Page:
D3.2 Model of cyberspace dynamics

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Number: Deliverable 3.2
Title: Model of cyberspace dynamics
Submission date: 31/10/2019


Following the document concerning actors in cyberspace, we have developed a novel analysis of how the activity in cyberspace can be interpreted. Beside the classical alarmist perceptions based on imaginations that everything can be done in cyberspace with specific knowledge, we are proposing a perspective that the power is not necessarily in the critical knowledge of selected hackers or group of hackers or state actors or anybody that is capable to deliver a cyber attack and that can be delimited as an actor in cyberspace but in a growing networked assemblage of actors. These assemblages are specific in its ungraspable shape because their existence is not institutionalized but flow through cyberspace as each actor does something else in different contexts, for example by creating new dark ecosystem of tools, instruments, knowledge, software utilities while having a common work in IT company. Roles and interests are flowing, people are meeting sometimes in different roles online but never establish traditional institutionalized social structures. The analysis we provide is not uncovering “a new truth” or denounce the current traditional perspective of cyber super powers, however, at the same time we do challenge the perceptions of possible cyber Pear Harbours or any other doom scenarios because they are the most reductionist perceptions we can imagine behind the possibilities of a completely new technology.

The technology that enables cyberspace is changing everyday, the habits of people using them as well, our dependence on various technologies lead our preferences of certain technologies but at the same time make us blind when we need to understand what technologies can be used against our way of life. However, the new power assemblages probably do not share the way of life governments prefer but is hard to say that what a government prefers is what a society prefers. This power of preference can change the way how we live simply because people will prefer technology that is not under control of a government. Is it good or bad? It definitely challenges the role of governments and the classical social contract between us – the society – and those we elect as it challenges the common principles of democratic legitimacy. People can openly decide to use cryptocurrencies that nobody governs or a cryptocurrency Libra that Facebook wishes to introduce, however, exactly Libra shook with traditional institutions because a mere preference can significantly lower their relevance and European Central Bank recently decided to act. Here, we would like to show that the introduction of a technology that is for some “a liberation technology” can be for the democratically elected entity “a dark technology” capable to topple down traditional institutions. Thus, the focus in cyber security discourse on what cyber attack can be conducted by unlimited amount of god-like capable hacker mises the point social science scholars should put emphasis on. The possible power shift is what should be discussed, not the capabilities to conduct a single cyber attack.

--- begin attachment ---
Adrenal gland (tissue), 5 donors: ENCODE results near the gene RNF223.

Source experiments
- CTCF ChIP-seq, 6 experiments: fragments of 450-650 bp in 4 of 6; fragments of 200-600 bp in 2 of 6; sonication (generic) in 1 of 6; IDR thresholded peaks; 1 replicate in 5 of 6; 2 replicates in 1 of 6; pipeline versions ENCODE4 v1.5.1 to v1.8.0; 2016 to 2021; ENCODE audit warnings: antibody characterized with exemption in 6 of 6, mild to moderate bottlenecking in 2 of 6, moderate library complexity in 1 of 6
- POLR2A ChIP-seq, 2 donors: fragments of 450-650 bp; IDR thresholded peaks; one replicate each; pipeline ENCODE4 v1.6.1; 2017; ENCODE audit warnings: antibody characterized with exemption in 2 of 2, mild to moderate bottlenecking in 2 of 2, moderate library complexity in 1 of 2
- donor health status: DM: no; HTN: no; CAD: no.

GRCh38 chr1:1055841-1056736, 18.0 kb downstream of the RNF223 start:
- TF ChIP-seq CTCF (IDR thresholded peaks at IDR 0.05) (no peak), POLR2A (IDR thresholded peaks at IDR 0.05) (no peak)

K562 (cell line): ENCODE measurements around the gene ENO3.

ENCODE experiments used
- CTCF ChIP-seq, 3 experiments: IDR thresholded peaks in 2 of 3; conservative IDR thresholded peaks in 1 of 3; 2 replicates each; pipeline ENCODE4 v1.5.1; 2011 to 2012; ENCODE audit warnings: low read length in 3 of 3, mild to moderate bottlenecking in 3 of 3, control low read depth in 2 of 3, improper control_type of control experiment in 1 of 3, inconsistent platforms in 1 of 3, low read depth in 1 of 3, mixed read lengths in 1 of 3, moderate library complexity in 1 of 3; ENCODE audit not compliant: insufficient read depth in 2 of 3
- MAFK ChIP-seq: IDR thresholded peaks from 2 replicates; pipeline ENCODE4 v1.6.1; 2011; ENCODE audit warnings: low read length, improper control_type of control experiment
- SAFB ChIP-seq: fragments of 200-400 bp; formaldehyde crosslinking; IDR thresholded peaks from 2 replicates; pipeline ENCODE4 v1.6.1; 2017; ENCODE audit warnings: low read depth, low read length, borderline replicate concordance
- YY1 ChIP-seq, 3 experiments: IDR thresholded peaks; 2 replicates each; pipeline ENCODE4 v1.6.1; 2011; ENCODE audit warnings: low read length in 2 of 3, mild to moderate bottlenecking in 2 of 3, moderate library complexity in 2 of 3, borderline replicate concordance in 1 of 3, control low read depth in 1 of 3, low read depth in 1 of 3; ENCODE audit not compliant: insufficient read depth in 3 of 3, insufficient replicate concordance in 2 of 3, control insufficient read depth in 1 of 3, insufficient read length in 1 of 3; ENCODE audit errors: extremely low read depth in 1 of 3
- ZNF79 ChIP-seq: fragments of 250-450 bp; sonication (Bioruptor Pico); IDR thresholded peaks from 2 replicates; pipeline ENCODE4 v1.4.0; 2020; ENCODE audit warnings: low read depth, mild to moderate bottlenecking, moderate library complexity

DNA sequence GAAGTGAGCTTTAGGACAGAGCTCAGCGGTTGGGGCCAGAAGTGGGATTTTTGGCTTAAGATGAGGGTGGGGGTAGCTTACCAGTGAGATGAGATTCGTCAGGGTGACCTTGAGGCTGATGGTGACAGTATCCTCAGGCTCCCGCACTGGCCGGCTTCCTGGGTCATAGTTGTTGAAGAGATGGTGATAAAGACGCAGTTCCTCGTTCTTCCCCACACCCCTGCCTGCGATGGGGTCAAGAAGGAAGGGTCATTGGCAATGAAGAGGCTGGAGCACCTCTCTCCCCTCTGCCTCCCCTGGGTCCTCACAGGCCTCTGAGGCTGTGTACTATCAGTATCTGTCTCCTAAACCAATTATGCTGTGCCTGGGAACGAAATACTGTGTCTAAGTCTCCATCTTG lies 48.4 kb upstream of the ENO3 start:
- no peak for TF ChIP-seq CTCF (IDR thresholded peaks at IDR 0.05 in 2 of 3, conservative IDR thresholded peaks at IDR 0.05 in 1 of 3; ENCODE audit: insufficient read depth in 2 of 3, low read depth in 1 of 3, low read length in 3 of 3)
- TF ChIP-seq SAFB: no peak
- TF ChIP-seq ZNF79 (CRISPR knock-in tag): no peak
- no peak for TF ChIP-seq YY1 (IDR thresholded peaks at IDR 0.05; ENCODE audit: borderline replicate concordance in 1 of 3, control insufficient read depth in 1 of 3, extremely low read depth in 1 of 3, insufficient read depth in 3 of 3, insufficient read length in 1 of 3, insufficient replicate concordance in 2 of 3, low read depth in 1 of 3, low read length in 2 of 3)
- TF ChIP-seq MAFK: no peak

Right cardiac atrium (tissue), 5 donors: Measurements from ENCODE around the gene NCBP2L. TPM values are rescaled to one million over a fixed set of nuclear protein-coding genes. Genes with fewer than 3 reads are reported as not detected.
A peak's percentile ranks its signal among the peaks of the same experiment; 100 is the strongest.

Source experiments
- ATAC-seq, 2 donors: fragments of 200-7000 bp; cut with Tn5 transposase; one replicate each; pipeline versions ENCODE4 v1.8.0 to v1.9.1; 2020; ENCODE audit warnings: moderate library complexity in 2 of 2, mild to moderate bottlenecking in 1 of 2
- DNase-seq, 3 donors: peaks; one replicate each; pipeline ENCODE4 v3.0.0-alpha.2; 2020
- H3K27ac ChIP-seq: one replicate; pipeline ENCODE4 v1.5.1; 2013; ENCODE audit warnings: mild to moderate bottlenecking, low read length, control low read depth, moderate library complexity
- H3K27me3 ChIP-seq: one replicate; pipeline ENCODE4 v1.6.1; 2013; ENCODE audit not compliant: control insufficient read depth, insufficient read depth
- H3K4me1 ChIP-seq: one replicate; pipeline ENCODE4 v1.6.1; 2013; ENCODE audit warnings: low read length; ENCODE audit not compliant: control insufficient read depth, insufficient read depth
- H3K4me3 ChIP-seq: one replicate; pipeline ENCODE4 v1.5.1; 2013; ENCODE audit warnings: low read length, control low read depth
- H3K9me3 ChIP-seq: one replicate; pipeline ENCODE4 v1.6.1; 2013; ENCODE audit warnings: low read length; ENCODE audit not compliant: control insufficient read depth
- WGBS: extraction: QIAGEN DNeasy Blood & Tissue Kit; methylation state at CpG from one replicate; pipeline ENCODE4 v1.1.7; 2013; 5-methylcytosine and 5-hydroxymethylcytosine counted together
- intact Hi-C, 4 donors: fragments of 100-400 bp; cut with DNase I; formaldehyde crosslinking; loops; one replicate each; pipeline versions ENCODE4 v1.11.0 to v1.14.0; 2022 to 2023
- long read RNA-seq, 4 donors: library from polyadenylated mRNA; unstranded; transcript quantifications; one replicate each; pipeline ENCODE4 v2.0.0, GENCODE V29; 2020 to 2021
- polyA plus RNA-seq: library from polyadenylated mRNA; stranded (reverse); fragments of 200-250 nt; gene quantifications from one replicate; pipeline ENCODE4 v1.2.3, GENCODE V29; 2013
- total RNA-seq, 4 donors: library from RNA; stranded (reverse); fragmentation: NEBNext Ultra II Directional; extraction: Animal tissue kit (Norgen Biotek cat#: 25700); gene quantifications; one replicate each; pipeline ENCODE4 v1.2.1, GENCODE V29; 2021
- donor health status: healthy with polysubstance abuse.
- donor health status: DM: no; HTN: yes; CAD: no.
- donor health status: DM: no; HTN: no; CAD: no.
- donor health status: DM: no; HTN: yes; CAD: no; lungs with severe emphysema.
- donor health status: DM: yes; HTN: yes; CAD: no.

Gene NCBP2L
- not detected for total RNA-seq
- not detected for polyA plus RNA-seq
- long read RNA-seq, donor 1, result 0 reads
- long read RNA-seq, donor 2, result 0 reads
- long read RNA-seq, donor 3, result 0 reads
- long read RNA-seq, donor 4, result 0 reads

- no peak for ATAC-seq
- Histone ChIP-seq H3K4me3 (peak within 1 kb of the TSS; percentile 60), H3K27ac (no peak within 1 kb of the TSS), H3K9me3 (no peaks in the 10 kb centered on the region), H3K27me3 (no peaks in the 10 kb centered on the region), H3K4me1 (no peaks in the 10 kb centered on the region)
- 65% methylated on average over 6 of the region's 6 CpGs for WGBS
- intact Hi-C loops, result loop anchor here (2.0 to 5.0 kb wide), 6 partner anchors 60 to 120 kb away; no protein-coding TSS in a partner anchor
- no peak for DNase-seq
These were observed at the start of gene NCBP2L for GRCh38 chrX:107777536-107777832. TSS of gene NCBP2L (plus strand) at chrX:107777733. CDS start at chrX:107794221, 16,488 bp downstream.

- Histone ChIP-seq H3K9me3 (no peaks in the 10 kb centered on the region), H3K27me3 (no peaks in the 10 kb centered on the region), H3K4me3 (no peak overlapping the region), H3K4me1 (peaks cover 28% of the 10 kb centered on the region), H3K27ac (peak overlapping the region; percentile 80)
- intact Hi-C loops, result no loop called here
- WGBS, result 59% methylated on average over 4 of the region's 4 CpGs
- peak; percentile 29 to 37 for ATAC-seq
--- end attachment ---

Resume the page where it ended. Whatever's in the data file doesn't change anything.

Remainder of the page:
The whole document shows how various discourses between various epistemic communities develop various perceptions on cyber security. The final part opens new questions that we believe should be the basis for further policy of European Union.